Piecing Together the Past

Local and international specialists are working to rebuild Afghanistan's priceless history.

Piecing Together the Past

Local and international specialists are working to rebuild Afghanistan's priceless history.

Tuesday, 2 September, 2003

Putting together ancient sculptures destroyed by the Taleban is like assembling a giant three-dimensional jigsaw puzzle, with many of the pieces missing.

It is a painfully slow process, but a satisfying one for Sherazuddin, head of Kabul museum's restoration department, who was once forced to stand helplessly by as priceless artefacts were smashed by the hard line Islamic regime.

"Today I am very happy, because our museum is once again part of our country," said the historian, who has worked at the centre for more than a quarter of a century.

Sherazuddin and his colleagues are relishing the chance to work on the museum's treasures, as they have had few opportunities to protect them since the fall of the Najibullah regime in 1992.

But now, using techniques learned during a sponsored trip to Japan, Sherazuddin is happily reconstructing the head of a 7th century statue of the Buddha, while a colleague works on its feet. Together they sift through the carefully sorted small piles of rubble to fit the pieces together and glue them back in place.

Just how much has been lost is clear from a nearby book of photographs showing a statue's once-delicate face.

Museum director Omar Khan Masoudi's own face lights up as he talks about how the museum - which dates back to 1919 - once held a collection of world importance numbering 100,000 pieces.

"You could see from prehistory to the twentieth century, more than 60,000 years of civilisation," he enthused. "There were different cultures such as Hellenistic and Buddhist, as this was a crossroads of the Silk Route."

While the museum officially reopened its doors in November 2001, plans for displays are modest. Masoudi hopes to have two small exhibition rooms showing restored pieces open within a couple of months.

However, even this seems optimistic. Masoudi estimates that up to 70,000 items were looted during factional fighting in Kabul between 1992 and 96, often to turn up for sale in the bazaars of neighbouring countries or auction houses around the world. During this period, rocket attacks destroyed the building's second floor and set fire to the museum's prized carpet collection.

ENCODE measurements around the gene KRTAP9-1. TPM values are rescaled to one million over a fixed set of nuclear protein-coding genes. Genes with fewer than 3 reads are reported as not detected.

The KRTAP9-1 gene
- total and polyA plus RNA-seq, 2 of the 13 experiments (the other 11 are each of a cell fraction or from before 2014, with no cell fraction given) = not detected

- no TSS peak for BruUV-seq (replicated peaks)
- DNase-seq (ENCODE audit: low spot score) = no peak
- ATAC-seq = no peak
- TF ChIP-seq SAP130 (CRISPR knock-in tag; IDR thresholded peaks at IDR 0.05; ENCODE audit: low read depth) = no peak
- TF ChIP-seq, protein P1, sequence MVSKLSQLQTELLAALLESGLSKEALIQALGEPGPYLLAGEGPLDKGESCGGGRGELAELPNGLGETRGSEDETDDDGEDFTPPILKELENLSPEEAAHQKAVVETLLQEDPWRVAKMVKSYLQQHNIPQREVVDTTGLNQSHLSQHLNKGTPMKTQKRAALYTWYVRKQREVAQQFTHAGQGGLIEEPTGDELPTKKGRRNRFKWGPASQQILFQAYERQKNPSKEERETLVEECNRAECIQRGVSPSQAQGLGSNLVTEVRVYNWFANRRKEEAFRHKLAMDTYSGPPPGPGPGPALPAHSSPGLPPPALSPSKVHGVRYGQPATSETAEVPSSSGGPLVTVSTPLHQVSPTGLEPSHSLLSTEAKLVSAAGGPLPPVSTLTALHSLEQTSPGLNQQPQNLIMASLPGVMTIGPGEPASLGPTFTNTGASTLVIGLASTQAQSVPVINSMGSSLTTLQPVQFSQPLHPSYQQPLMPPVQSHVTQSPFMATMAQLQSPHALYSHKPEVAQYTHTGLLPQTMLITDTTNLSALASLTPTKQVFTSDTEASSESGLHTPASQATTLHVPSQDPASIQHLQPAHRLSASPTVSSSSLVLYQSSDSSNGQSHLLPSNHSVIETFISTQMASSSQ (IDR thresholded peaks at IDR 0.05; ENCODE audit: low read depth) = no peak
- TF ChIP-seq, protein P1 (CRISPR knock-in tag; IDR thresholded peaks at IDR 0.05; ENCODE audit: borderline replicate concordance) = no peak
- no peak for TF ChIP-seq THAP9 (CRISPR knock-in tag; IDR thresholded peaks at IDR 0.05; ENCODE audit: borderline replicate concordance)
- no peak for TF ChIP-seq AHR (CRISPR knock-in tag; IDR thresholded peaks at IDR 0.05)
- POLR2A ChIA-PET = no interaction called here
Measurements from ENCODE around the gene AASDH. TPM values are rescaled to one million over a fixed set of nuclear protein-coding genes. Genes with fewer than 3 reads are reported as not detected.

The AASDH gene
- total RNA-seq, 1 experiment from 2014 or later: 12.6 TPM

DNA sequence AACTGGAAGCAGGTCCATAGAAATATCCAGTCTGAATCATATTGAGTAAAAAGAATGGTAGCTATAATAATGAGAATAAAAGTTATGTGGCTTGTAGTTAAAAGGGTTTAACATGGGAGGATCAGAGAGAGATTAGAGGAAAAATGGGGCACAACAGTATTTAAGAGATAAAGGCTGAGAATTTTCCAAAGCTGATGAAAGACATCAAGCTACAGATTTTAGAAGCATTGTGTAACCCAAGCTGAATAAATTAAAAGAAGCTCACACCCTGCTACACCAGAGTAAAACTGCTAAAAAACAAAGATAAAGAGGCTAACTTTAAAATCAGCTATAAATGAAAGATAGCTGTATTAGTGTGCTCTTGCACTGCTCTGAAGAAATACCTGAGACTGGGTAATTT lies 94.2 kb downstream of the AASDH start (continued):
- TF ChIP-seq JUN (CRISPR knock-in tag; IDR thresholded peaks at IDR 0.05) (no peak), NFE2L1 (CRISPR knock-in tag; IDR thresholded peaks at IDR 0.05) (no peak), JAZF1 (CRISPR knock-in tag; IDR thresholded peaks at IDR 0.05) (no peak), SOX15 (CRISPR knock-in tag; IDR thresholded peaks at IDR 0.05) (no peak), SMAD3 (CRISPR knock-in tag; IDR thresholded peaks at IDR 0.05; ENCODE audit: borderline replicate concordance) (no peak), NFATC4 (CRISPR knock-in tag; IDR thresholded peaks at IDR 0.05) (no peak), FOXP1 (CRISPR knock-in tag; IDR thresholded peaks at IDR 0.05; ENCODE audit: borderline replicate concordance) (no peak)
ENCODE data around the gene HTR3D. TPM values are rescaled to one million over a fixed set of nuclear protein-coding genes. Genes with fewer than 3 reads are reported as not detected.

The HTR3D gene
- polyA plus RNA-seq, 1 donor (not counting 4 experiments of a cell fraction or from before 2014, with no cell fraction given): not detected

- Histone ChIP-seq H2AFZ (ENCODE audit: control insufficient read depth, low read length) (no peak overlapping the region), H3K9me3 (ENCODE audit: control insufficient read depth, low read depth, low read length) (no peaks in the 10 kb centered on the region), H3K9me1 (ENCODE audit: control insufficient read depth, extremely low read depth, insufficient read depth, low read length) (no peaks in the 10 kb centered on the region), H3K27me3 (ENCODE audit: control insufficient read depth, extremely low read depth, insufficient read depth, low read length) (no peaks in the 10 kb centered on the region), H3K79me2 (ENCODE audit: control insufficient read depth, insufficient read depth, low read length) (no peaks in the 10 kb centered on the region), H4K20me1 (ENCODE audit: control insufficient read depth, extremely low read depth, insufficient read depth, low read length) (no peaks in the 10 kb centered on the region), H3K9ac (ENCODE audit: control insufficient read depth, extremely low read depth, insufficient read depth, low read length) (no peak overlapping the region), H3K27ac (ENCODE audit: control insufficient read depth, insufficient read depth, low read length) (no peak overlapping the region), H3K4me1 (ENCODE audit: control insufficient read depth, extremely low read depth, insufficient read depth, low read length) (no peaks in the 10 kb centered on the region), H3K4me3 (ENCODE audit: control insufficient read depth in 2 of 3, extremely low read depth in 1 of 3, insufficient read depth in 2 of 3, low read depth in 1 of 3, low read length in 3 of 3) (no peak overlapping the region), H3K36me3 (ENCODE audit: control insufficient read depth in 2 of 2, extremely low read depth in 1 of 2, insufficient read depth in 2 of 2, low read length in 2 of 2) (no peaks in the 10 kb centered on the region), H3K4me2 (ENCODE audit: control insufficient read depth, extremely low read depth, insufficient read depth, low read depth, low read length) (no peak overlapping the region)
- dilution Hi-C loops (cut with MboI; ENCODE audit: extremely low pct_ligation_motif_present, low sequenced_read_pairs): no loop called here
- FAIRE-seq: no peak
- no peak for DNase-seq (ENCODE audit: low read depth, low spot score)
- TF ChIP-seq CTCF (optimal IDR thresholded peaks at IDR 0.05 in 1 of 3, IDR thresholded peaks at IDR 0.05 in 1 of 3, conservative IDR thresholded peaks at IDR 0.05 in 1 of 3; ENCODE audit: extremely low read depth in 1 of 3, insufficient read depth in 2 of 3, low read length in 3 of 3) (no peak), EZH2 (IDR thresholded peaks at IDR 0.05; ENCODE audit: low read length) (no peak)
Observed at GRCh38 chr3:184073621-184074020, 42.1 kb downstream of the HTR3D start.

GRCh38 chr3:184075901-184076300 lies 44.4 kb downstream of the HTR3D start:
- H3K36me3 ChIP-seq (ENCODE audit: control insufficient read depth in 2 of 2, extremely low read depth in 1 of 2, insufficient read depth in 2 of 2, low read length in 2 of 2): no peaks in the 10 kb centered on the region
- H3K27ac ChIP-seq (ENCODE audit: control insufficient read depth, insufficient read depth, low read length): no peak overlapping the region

This period of robbery and destruction was all the more damaging because so much material was held in Kabul. Back in 1982, the Soviet-backed government had ordered collections previously held in the provinces to be brought to the central museum, to avoid damage from its war against the mujahedin.

The rise of the Taleban regime - whose strict interpretation of Islam included a ban on anything showing the human form, or representing any other religion - brought further problems for the museum. The surviving statues - often left because they were too large and heavy to be looted - were systematically destroyed or defaced.

Sherazuddin, who continued to visit every day even though he had to take a second job to support himself, recalls how members of the Taleban would laugh while wielding their hammers. He and his colleagues would cower in their offices, unable to intervene.

The low point for Masoudi was the destruction of an important second-century statue of the great Kushan empire warrior king Kanishka.

Masoudi firmly rejects the Taleban's narrow interpretation of Islamic law, "Afghanistan is Islamic now, but [other faiths are] part of our culture, and we are responsible for preserving them. While nobody worships these icons anymore, they are still an important part of our history."

Kabul Museum's barren and battle-scarred exhibition rooms are currently filled with scaffolding and painters slapping on whitewash.

The Greek government is financing repairs on the ground floor, while the United States has granted funds for the restoration of the second floor, which today has little more than a few arches standing.

It is a truly international effort, with Italian and French specialists on site, and officials from the British Museum expected soon.

However, Masoudi emphasised that much more help will be needed if the museum is to truly capture anything of its former glory, as at present only three local staff are working full time to reconstruct the artefacts.

"It is difficult to find funds but if we do, then we can work out all the problems," he said. "I am very happy right now because of the rebuilding. I hope it will keep improving - and that the people who stole our items will bring them back."

After all he has been through, Sherazuddin cannot suppress a natural optimism. "When you come here again, you will see that it has been repaired," he smiled, carefully rewrapping brown paper back around one of his precious pieces.

Homa Safi is an independent journalist undergoing IWPR training in Kabul.

Support our journalists